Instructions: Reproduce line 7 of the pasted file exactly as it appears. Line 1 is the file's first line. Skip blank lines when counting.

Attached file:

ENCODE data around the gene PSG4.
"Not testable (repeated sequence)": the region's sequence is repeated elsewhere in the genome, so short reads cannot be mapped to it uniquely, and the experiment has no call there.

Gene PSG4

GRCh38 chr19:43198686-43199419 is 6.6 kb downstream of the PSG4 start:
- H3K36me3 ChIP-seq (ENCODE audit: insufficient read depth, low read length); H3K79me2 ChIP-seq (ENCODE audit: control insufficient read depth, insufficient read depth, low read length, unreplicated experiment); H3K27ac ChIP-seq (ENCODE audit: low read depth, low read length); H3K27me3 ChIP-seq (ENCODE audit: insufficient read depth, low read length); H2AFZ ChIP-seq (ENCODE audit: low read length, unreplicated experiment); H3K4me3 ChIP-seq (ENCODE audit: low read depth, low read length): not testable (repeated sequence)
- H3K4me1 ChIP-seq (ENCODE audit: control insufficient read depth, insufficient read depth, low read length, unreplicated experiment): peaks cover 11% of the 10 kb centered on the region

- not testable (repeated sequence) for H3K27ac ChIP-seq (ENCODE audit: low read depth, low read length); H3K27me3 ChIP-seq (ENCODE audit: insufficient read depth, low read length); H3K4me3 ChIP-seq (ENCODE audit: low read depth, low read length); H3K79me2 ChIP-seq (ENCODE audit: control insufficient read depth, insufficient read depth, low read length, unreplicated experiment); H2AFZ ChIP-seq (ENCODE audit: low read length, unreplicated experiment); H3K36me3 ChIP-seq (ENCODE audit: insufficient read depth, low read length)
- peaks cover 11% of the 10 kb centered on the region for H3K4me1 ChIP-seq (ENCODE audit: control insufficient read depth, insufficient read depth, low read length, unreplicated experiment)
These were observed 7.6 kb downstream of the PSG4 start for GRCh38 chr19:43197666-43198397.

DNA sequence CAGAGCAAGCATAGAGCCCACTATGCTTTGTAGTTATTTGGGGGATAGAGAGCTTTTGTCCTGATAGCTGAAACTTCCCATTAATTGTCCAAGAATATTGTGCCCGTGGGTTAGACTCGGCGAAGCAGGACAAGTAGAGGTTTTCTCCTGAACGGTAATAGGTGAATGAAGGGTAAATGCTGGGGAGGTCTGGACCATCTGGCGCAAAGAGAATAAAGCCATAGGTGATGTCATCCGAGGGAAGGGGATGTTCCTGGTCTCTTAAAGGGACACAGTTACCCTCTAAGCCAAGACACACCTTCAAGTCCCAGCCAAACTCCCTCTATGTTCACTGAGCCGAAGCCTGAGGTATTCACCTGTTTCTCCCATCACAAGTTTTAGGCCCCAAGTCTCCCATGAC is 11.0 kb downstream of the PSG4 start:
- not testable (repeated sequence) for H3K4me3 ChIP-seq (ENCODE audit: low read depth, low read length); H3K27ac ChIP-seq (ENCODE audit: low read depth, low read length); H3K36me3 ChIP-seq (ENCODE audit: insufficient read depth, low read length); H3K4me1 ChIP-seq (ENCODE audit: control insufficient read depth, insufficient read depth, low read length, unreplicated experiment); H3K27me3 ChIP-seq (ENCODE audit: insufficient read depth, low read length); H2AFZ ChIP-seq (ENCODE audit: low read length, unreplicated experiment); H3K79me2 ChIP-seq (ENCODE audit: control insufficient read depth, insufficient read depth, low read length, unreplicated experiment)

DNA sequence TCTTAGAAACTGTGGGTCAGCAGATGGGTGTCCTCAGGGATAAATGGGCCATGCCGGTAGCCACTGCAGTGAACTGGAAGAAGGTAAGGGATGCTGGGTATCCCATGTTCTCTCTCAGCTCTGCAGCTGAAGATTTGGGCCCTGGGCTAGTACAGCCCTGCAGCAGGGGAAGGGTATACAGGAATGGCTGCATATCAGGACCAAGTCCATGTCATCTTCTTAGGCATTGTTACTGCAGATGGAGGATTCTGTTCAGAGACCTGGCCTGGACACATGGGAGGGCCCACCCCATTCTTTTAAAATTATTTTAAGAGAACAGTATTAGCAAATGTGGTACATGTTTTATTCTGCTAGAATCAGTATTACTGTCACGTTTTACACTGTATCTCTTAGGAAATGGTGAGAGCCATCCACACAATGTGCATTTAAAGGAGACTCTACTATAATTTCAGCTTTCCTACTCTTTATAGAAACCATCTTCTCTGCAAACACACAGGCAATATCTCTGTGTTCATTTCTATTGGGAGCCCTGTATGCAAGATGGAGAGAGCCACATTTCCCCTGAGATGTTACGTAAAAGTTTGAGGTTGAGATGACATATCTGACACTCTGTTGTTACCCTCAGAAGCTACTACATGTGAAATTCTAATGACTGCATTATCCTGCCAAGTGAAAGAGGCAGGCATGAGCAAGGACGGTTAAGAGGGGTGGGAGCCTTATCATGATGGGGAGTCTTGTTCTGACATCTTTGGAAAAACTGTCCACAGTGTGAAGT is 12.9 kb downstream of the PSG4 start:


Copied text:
- not testable (repeated sequence) for H3K27ac ChIP-seq (ENCODE audit: low read depth, low read length); H3K27me3 ChIP-seq (ENCODE audit: insufficient read depth, low read length); H3K4me3 ChIP-seq (ENCODE audit: low read depth, low read length); H3K79me2 ChIP-seq (ENCODE audit: control insufficient read depth, insufficient read depth, low read length, unreplicated experiment); H2AFZ ChIP-seq (ENCODE audit: low read length, unreplicated experiment); H3K36me3 ChIP-seq (ENCODE audit: insufficient read depth, low read length)